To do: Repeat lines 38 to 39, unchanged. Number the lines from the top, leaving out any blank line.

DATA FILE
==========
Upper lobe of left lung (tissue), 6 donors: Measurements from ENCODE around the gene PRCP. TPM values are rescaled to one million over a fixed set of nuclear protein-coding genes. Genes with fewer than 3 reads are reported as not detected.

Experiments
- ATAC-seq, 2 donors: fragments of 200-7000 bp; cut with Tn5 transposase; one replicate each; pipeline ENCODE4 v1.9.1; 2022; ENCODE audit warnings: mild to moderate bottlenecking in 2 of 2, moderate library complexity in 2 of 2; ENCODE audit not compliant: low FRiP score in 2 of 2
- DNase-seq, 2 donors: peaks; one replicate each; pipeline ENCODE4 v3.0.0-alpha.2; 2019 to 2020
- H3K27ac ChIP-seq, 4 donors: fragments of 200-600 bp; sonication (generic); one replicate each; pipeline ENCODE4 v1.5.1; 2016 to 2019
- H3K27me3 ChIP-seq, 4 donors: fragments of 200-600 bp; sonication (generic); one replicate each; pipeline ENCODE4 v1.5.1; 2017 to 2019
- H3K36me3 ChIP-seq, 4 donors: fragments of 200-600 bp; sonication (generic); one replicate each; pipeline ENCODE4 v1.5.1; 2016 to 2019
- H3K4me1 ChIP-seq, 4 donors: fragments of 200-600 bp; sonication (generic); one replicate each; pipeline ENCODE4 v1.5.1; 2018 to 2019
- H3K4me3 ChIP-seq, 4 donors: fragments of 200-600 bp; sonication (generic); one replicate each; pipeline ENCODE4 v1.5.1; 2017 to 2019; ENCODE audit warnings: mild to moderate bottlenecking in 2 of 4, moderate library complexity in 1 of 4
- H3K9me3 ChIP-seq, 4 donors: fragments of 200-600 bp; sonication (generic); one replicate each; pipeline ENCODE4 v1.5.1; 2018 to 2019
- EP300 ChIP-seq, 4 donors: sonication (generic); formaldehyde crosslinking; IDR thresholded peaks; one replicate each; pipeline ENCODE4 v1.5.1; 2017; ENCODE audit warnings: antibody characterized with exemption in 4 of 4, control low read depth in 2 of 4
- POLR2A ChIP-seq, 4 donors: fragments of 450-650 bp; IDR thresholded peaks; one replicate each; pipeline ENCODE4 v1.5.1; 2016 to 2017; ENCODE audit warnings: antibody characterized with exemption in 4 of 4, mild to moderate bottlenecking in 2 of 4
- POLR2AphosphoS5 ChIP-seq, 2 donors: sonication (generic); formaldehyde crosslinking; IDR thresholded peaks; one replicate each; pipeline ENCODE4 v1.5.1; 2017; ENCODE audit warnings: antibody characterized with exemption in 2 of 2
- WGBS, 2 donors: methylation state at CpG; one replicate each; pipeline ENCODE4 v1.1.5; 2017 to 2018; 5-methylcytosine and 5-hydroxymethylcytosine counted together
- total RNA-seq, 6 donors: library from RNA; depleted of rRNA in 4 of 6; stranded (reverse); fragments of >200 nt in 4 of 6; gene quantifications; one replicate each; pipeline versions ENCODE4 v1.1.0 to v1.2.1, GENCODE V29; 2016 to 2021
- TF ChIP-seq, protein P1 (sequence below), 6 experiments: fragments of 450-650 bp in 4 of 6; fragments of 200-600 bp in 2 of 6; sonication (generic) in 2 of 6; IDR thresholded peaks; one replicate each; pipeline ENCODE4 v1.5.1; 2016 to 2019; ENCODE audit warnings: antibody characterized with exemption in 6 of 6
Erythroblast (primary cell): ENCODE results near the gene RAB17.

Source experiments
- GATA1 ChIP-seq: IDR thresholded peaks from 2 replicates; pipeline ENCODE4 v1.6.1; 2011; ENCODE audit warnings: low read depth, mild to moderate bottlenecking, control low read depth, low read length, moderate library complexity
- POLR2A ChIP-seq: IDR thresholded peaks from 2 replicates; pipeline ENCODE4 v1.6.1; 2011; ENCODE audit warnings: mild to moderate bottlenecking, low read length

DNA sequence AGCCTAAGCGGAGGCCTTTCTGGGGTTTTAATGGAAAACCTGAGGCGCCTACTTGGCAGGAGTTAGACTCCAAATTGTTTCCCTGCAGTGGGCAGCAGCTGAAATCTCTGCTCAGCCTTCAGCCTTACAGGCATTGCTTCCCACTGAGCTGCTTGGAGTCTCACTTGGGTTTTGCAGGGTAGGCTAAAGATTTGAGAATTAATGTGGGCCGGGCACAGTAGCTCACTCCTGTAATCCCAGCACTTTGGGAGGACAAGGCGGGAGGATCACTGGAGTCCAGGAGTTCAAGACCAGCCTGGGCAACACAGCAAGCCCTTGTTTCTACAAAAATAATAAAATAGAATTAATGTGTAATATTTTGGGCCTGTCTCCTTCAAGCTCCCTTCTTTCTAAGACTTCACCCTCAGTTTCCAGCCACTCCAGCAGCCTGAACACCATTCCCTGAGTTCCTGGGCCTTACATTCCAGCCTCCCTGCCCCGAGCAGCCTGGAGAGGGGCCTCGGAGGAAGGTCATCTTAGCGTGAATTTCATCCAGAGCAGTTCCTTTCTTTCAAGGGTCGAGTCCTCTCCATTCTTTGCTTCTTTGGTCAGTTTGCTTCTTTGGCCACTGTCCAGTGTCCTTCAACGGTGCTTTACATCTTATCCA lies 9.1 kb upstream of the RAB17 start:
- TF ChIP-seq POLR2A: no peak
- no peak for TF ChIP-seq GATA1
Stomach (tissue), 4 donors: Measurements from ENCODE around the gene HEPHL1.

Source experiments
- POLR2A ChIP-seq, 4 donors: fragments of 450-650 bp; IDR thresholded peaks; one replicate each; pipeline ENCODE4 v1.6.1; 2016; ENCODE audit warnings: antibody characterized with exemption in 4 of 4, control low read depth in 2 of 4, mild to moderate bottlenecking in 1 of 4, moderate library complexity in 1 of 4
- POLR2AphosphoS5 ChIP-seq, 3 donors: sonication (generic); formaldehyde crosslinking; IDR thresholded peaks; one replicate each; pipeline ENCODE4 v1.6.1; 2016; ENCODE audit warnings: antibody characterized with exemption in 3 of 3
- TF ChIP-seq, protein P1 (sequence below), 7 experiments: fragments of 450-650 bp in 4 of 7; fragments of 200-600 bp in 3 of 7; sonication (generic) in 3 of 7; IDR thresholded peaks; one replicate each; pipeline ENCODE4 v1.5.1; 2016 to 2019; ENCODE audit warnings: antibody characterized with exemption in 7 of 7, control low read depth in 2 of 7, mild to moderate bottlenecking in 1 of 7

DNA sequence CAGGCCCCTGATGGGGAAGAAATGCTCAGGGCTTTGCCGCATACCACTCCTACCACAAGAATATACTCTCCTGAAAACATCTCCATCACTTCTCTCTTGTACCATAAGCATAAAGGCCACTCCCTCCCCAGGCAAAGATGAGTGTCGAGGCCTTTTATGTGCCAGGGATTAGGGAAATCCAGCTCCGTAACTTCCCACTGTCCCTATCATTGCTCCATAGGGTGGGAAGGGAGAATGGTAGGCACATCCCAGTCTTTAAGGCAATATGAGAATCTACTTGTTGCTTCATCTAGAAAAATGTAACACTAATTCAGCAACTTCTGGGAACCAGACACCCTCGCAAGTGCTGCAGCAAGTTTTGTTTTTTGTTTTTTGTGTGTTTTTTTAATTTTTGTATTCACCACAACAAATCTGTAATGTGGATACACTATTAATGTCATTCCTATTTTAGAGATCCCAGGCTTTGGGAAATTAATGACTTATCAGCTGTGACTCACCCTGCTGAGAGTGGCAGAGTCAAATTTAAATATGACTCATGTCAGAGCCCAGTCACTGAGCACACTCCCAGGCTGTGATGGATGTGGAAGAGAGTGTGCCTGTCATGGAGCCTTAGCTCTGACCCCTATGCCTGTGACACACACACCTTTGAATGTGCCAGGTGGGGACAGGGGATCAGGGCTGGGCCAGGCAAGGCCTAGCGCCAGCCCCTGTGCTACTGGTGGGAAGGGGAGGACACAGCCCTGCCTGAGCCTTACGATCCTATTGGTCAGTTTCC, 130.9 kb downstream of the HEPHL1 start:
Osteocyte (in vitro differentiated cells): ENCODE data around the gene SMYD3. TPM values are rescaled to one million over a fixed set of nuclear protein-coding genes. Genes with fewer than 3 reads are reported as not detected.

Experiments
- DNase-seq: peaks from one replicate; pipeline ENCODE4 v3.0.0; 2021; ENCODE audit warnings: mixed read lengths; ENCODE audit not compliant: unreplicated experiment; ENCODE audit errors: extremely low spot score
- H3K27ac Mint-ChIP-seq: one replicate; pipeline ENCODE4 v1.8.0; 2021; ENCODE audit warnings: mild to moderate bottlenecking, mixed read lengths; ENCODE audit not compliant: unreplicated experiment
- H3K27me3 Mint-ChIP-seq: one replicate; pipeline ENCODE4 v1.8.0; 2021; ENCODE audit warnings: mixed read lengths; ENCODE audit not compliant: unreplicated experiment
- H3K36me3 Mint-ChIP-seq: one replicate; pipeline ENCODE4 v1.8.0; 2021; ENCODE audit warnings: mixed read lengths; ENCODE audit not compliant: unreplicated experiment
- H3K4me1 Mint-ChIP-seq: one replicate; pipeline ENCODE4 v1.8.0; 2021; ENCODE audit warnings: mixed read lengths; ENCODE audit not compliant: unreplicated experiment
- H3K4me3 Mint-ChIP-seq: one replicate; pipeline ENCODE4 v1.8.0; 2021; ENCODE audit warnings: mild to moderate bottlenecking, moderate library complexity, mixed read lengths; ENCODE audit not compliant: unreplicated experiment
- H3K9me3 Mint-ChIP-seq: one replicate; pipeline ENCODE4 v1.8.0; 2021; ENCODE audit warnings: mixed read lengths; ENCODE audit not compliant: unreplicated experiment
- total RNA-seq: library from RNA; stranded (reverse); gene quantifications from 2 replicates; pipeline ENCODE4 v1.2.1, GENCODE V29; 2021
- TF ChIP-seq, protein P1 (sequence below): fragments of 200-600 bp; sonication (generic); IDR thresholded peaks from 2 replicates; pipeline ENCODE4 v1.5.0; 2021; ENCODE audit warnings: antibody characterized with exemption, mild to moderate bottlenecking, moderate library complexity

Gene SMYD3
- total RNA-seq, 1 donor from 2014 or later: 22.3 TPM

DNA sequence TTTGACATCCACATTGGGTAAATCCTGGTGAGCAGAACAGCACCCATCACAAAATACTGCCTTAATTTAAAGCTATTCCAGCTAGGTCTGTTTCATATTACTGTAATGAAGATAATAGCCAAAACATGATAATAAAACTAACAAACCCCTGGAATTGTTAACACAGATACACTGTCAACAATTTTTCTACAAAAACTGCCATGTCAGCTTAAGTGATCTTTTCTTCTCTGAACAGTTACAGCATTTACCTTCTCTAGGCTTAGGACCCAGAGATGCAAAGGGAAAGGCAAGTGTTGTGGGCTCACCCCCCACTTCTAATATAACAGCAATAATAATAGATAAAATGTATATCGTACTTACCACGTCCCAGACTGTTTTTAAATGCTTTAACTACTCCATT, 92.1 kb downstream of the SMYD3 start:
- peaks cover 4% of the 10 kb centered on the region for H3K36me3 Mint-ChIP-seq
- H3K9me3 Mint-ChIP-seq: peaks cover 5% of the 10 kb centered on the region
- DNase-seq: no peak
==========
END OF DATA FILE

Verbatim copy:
- H3K9me3 Mint-ChIP-seq: one replicate; pipeline ENCODE4 v1.8.0; 2021; ENCODE audit warnings: mixed read lengths; ENCODE audit not compliant: unreplicated experiment
- total RNA-seq: library from RNA; stranded (reverse); gene quantifications from 2 replicates; pipeline ENCODE4 v1.2.1, GENCODE V29; 2021